Unless you’re a fitness instructor, professional athlete, etc., you probably don’t start your training session by reminding yourself to focus on the mind-muscle connection. It’s probably easier to find yourself thinking about how you have to make it through a grueling forty minutes, rather than focusing on form. If that’s the case do a twenty minute workout instead. Working out should be gratifying, so you want to do it again, and it should be done in a way that’s worth your time. Don’t worry about showing off how fast, or how many, or how heavy. Just enjoy your workout, you’ll see the results. 

Mind-muscle connection, is about making sure you are activating your stabilizer muscles and utilizing those more movement dominant muscles the right way, and you're going to get the performance results you're seeking.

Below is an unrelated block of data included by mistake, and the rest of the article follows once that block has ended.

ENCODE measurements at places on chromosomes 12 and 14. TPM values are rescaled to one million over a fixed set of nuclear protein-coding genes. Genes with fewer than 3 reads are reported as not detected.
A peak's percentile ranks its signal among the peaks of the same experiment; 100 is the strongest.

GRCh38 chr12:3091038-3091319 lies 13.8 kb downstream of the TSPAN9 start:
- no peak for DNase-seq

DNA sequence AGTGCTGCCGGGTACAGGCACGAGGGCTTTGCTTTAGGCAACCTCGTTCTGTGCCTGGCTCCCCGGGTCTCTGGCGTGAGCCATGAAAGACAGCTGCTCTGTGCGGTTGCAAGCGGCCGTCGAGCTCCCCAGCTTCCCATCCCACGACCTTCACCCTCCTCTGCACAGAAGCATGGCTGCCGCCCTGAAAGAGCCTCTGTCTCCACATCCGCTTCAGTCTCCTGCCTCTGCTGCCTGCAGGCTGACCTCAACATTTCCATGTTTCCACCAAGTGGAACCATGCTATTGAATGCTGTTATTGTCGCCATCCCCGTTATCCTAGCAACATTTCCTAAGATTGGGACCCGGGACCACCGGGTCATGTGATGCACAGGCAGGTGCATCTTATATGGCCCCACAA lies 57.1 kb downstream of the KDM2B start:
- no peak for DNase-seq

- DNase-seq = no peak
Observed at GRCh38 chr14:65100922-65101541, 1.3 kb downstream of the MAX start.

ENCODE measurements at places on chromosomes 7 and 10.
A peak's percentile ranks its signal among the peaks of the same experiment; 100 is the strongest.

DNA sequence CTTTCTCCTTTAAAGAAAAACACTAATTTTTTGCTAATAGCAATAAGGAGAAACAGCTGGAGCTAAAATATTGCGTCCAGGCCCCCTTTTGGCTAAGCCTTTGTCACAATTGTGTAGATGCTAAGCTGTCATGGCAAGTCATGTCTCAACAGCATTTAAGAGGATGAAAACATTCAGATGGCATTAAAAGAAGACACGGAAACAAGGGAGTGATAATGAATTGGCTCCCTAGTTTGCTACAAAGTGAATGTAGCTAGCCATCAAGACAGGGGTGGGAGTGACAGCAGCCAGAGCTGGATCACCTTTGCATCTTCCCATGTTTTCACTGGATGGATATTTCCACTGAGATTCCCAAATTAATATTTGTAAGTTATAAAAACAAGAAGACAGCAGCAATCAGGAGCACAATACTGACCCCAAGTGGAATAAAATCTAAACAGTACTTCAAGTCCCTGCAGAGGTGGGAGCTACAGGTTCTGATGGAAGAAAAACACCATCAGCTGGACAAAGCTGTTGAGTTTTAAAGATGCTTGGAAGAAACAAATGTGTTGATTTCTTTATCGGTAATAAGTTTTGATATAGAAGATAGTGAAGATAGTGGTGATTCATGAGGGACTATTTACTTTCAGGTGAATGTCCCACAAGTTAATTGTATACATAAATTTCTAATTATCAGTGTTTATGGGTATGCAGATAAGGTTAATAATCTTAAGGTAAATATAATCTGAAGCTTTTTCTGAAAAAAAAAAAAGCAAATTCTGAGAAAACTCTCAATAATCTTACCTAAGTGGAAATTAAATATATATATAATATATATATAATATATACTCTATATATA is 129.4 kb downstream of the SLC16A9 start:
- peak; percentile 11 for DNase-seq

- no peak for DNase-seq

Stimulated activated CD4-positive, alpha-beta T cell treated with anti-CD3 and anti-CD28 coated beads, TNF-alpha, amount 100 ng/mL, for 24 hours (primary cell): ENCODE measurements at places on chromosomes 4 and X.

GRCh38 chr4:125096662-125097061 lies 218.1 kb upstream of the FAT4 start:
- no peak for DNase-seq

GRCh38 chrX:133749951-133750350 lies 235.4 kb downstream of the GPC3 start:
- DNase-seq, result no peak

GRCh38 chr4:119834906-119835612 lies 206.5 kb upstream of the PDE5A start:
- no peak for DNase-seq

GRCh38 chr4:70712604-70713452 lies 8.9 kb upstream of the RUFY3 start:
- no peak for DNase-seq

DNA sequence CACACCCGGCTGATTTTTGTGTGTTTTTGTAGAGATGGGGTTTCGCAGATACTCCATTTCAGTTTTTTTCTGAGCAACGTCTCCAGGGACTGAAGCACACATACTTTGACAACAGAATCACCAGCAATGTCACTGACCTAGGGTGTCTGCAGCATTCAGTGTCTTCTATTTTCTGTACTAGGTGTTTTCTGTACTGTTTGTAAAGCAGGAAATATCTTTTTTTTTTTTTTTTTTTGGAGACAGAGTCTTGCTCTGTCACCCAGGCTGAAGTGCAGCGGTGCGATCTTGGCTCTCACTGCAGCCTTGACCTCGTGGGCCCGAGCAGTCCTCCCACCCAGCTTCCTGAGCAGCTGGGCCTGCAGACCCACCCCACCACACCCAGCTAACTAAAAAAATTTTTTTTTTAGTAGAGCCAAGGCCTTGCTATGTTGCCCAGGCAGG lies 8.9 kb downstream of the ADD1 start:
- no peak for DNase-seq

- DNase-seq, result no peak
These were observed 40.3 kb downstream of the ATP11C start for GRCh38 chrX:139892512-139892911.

If you don’t know what a stabilizer muscle is, think about doing a squat: you’re performing the exercise to engage your peach and the front of your thighs. But what’s helping you to not fall over backwards is your calves, back, and core. While executing a squat the calves, back, and core are acting as STABILIZER MUSCLES. If you were doing calf raises then your calves would be the dominant muscles you’re engaging, but you’re still stabilizing yourself with your core. 

Having strong stabilizer muscles is important for having good balance and coordination. When playing sports or performing unilateral exercises, you want your entire body to stabilize your movement from your ankles to your knees to your core. Strong stabilizer muscles make you more agile and quicker to accelerate and decelerate.[...] allow you to handle greater loads during training. No matter how strong your primary movers are during an exercise, if your stabilizer muscles are lacking, the movement will be dysfunctional and not as much force can be applied.” -setforset.com